Wednesday, February 27, 2008

Weather update: Major storm looming?

As you probably know by now, the mountains got hammered with a nice snow today. A few stray flurries and snow showers even made it down to our neck of the woods.

Looming, however, is a potentially MAJOR storm. While it is not likely to impact us with snow (although not impossible) it could be a HUGE snow producer for the mountains of N.C./SW Va./Eastern Tenn./extreme NE Ga.

The main feature of this storm is a "cutoff" area of low pressure. These types of lows can be tremendous precip producers and come with a sort of "built in" cold air mechanism.

The big surprise snowstorm that hammered Charlotte and Rock Hill a few years back was from a cutoff low.

Here is a map showing the cutoff low at the upper levels (12z GFS run -- afternoon of March 5).
Obviously, there is tight temperature gradient.
Now, 6 hours later, the evening of March 5.

Now, here is the precip that has fallen, according to the 12z GFS during that span.

Amazingly, the European model shows a similar solution.

Now, a few points:

1) This would be an historic storms and historic storms that are projected on models 7 days out rarely verify.
2) We also are working against climatology -- March storms are rare -- not unprecedented, but rare.
3) It IS interesting that both the Euro and GFS are on to the same type of solution.

Bottom line: Way too early to even get excited about this a little bit, but definitely something to track. Whoever ends up just west of the path of this cutoff low -- if the low even materializes -- would potentially get hammered with many inches of snow. And if the low forms, wherever it tracks, drought-stricken areas of the southeast would likely see beneficial rains.

Stay tuned -- winter ain't over yet!!!!

Wednesday, February 13, 2008

Quick update: No ice Sunday; cold shot early week

Models quickly and strongly backed off the idea of any sort of ice situation Sunday -- now we should just look for a chilly rain.

In the wake of that system a brief, but strong cold shot -- highs in the 40s, lows in the 20s type of thing.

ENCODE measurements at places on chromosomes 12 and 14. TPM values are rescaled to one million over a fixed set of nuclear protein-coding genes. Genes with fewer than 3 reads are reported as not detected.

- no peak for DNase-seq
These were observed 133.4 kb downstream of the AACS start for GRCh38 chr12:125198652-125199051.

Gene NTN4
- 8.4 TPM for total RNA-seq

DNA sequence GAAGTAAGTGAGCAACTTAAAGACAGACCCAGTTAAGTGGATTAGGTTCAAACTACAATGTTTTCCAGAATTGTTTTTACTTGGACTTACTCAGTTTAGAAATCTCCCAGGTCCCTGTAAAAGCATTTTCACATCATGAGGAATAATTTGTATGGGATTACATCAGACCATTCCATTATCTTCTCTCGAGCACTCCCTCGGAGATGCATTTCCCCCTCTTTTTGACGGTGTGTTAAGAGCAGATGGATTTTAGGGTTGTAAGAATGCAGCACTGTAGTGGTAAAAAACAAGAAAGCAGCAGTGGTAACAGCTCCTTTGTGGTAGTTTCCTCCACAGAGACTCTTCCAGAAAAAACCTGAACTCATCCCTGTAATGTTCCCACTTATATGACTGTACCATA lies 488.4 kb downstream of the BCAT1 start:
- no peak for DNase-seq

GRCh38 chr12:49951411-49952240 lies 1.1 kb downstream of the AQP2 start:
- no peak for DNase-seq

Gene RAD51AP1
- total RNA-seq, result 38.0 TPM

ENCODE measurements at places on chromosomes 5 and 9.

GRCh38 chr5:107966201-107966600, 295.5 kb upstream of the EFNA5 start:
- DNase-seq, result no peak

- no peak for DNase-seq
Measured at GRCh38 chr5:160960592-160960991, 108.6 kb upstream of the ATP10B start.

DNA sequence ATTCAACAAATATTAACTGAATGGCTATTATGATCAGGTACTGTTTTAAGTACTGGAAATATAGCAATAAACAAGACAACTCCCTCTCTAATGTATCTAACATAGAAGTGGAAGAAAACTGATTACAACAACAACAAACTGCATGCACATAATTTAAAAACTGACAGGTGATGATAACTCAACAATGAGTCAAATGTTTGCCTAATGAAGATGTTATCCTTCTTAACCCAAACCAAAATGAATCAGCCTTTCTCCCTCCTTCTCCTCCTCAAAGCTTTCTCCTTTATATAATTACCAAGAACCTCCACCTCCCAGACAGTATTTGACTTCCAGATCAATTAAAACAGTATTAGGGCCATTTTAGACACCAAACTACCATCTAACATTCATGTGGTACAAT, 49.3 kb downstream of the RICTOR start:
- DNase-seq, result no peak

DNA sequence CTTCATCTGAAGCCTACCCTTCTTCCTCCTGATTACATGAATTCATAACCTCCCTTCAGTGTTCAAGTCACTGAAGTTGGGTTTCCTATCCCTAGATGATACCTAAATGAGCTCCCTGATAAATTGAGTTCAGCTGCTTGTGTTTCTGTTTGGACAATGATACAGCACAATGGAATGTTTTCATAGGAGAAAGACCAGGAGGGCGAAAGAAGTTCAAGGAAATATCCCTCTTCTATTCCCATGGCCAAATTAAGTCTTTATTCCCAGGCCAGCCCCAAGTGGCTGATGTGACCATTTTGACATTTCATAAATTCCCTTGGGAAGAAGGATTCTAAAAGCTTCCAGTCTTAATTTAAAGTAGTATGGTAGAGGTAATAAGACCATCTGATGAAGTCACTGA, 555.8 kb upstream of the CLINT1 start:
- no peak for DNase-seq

Then another warmup.

Prospect for snow before month's end -- very low.

And as you know, once we cross into March, every day that goes by dramatically reduces our snow chances -- certainly possible (see:1993) but increasingly unlikely.

Monday, February 11, 2008

Good news: A shot at winter weather; bad news .... would be ice if we get it.

An interesting setup being depicted by the last two runs of the GFS model -- this is what is a called a "Miller B' system -- low pressure forms over the western Gulf coast or southern Mississippi valley, tracks northeast toward or even west of the Appalachians, then the low "jumps" east and reforms off the N.C. coast.

As you can see by the following three maps of the 18z run of the GFS, a cold-air damming situation occurs late Saturday into Sunday.

Here is the wee hours Sunday morning. You can see precip moving in. Note the strong (1033 mb) high pressure system parked over New England, pumping in cold, dry air.
Now for dawn on Sunday. The high is still over Maine (although slightly weaker at 1030 mb) and precip is flooding the area, even as the shallow layer of cold air is pumped in from the north.
And early Sunday afternoon. You can still see the CAD "signature" although it has retreated to the north.

Still, computer models are notorious for UNDERforecasting the strength of cold air damming events, so we'll have to see.

Bottom line -- still in the 5-6 day range -- far too soon to even attach probabilities to this. And to be sure, ice storms are events to root AGAINST, not for. But mainly, this is a reminder that we are still well within the window of time when winter events are possible.

Another note -- a few more frames ahead and you would see the low jump off the coast, then a big shot of arctic air will plunge southeast early next week. There are some hints we might see a system during that time, but that's all we have are hints right now.

Stay tuned.